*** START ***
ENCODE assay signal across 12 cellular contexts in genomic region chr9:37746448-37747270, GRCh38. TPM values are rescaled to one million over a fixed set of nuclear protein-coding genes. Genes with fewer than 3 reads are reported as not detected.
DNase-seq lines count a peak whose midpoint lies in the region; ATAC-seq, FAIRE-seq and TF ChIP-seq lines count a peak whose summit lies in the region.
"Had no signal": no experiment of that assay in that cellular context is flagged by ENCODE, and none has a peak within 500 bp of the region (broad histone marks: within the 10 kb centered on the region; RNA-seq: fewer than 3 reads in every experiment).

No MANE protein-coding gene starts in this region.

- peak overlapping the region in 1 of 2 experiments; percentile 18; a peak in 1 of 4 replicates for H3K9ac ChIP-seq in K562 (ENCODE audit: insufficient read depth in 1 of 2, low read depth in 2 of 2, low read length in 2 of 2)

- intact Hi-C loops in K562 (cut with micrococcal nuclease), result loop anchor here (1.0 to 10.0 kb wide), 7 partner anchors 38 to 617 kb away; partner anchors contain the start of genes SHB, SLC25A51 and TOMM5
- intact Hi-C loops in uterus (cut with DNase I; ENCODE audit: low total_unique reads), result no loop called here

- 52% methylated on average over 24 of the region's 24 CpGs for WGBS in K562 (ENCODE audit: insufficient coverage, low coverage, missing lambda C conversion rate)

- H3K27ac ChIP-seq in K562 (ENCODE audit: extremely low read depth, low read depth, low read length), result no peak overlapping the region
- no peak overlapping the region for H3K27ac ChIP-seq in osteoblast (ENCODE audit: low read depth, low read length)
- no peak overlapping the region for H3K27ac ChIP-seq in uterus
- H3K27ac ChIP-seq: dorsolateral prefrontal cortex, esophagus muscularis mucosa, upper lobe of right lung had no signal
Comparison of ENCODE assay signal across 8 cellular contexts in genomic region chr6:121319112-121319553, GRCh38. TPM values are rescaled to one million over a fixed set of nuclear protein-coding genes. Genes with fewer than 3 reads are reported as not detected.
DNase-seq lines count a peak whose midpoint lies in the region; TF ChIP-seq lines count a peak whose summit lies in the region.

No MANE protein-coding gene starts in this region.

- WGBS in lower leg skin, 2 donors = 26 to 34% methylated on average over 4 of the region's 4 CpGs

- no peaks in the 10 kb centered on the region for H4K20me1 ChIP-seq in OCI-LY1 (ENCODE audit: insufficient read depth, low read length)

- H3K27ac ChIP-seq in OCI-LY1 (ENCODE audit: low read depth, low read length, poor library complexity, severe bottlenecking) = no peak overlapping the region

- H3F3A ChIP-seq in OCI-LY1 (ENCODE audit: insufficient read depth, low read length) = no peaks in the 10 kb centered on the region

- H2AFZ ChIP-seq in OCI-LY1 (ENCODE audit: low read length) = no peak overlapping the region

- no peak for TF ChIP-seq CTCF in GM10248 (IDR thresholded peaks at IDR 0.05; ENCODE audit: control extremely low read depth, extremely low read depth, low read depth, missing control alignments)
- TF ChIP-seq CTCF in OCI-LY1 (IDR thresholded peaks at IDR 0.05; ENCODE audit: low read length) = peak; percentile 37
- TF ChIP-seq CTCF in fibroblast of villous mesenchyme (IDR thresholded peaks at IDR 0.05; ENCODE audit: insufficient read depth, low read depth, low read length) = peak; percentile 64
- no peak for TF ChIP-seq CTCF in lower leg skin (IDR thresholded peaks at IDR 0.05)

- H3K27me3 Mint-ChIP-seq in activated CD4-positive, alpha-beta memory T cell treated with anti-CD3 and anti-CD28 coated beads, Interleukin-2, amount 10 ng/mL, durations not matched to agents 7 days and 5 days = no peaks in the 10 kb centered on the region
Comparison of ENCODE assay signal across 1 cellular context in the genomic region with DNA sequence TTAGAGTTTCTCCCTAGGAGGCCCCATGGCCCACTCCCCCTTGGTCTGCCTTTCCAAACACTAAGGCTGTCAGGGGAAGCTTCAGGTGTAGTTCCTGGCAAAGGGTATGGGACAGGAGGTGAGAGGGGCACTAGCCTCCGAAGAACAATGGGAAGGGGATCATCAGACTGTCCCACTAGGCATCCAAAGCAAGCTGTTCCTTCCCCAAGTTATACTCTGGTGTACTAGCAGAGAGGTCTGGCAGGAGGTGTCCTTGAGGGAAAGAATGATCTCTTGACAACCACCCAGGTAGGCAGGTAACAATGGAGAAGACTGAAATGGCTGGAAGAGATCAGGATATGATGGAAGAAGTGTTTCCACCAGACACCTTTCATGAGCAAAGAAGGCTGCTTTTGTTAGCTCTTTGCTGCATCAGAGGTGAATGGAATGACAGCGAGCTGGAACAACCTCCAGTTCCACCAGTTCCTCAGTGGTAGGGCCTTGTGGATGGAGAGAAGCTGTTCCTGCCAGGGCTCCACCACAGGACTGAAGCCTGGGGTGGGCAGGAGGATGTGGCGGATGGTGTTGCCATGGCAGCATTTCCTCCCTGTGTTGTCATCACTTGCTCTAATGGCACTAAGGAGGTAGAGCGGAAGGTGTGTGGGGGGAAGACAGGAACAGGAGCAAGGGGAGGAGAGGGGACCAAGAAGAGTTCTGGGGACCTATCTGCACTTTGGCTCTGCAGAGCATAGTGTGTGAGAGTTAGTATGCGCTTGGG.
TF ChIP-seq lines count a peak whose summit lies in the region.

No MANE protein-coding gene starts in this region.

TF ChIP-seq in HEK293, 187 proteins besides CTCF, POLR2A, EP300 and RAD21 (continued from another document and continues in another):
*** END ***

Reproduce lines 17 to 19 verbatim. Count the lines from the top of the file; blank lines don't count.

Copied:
- no peaks in the 10 kb centered on the region for H4K20me1 ChIP-seq in OCI-LY1 (ENCODE audit: insufficient read depth, low read length)

- H3K27ac ChIP-seq in OCI-LY1 (ENCODE audit: low read depth, low read length, poor library complexity, severe bottlenecking) = no peak overlapping the region

- H3F3A ChIP-seq in OCI-LY1 (ENCODE audit: insufficient read depth, low read length) = no peaks in the 10 kb centered on the region